She’s always had a lot of foresight in her life. Even as a child her dad would call her his little Buddha. She’s got this intrinsic understanding of the world and the people around her. Honestly, I think she knew something about me that I didn’t at the time. She’s always been encouraging of me trying to find myself, so much so that the first two years of our relationship I had no idea what I wanted to do with my life. It’s wild looking back because our lives have changed so much since then. It’s like she knew all along that this was the right road to take. I’m not sure I would’ve been an artist if I hadn’t met her. She was, and still is, an integral part of who I am, who I became and who I’ll continue to be.
Ending the album on ‘I Love You, Always’ is a way for me to put a wrap on all the songs about my past by closing things out with the present. It’s catching the listeners up to where I am now as a married man and ending things on a hopeful note.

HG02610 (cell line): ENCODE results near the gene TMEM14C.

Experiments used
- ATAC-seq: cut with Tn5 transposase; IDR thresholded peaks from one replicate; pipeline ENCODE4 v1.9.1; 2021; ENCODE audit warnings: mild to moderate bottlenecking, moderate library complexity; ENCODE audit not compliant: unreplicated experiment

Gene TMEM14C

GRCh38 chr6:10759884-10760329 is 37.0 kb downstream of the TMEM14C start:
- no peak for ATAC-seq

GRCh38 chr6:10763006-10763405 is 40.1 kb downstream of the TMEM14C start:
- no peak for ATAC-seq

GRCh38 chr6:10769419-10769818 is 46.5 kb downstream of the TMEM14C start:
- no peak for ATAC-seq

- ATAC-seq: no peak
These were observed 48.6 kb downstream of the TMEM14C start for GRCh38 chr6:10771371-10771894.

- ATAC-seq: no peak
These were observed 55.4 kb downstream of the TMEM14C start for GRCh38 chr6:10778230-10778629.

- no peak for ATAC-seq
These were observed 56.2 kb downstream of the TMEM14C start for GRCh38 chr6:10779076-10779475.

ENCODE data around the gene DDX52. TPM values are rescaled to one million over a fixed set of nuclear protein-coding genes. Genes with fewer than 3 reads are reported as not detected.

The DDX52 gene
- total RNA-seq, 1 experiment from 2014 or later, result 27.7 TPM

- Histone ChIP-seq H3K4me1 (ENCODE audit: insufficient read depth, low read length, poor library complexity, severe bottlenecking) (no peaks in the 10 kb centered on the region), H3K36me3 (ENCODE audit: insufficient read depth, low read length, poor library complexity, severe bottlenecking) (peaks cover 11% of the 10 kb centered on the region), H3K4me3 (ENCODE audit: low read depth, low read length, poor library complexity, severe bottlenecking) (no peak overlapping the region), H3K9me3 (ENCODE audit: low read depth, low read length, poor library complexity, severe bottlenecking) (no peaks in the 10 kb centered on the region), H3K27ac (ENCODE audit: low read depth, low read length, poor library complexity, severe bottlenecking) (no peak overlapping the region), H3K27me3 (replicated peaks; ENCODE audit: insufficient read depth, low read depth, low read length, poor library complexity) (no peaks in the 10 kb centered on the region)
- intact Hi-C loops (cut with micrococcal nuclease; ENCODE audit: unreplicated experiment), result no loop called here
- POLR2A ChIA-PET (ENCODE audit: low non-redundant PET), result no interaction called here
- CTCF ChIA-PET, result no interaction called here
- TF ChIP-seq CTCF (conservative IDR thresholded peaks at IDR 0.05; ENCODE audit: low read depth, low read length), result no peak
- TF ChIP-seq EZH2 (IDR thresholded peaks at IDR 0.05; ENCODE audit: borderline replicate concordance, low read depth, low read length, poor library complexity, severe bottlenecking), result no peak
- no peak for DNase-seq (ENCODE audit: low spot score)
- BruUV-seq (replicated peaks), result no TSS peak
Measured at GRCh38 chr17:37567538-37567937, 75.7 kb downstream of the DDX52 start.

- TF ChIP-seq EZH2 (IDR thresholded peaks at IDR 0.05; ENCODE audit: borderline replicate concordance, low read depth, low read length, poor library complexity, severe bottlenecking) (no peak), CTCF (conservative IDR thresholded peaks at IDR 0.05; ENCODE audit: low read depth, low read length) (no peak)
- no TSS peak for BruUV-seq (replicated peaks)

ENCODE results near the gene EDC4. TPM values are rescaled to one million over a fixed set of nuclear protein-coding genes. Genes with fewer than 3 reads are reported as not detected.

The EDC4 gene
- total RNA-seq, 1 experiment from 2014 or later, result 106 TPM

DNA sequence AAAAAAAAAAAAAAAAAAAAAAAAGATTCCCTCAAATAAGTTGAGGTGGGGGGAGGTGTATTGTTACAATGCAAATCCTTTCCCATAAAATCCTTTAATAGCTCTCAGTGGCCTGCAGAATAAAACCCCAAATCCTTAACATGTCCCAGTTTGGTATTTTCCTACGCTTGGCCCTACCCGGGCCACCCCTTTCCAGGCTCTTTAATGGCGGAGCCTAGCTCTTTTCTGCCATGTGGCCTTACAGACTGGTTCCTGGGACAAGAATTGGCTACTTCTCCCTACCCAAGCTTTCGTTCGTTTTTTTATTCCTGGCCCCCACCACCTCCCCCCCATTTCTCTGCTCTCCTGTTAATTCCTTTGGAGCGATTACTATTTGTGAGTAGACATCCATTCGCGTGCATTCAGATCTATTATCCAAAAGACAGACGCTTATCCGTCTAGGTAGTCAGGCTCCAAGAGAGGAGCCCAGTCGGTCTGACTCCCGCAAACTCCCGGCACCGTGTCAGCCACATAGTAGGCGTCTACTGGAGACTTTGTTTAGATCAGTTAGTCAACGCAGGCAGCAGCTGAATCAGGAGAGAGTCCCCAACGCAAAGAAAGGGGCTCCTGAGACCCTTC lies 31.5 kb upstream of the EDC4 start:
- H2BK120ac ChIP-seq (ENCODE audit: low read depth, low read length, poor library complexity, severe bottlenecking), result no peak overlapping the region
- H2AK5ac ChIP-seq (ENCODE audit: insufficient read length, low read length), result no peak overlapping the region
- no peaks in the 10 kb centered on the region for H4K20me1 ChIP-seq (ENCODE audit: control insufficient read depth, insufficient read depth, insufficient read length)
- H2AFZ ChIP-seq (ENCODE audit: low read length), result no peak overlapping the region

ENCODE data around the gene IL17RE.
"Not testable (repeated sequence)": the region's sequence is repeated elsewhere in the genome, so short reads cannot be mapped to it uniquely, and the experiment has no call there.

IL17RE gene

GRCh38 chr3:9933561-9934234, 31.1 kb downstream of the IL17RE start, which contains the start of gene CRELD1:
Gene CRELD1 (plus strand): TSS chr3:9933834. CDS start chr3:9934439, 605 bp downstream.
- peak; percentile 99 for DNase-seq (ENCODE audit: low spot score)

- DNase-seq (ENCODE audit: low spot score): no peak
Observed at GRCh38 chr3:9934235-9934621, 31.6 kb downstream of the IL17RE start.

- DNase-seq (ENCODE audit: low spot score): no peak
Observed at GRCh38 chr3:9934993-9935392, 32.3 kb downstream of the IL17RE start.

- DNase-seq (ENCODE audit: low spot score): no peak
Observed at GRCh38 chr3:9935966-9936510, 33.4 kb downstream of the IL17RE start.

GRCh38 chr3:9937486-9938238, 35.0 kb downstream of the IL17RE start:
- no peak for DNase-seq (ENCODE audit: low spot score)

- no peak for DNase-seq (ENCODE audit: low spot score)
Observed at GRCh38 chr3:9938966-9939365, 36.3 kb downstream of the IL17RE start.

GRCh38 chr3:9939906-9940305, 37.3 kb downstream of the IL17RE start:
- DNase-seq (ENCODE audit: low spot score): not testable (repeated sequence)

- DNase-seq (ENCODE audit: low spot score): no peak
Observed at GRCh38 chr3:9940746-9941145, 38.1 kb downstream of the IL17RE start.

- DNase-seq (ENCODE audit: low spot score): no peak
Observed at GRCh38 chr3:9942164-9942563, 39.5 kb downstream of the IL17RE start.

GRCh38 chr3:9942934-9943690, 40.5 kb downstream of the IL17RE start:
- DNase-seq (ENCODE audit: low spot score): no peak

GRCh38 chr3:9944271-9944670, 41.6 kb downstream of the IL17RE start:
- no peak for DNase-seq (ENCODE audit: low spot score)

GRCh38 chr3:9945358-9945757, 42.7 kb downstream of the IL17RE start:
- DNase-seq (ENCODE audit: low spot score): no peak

All the Best Fest is also the foundation of your friendship and musical partnership with Ruston Kelly. What’s his significance in bringing this album to life?
We’d met once before, but it was like 2015 smoking cigarettes outside The Basement East at 2 a.m. Upon reconnecting he, Savannah and I started forming a very tight friendship. He has been of incredible importance throughout this process. Having someone that I already loved and respected as a person and songwriter show me validation, provide a space to play, offer helpful criticism, write with and encourage me has been huge. He’s another person who I don’t see myself being who I am today without.
While he’s been an incredible resource for me in terms of navigating ups and downs of the road and making music, he’s also been the best friend that anyone could ask for as I dealt with losing my dad and starting this insane new job. I look forward to seeing what else we create together in the future.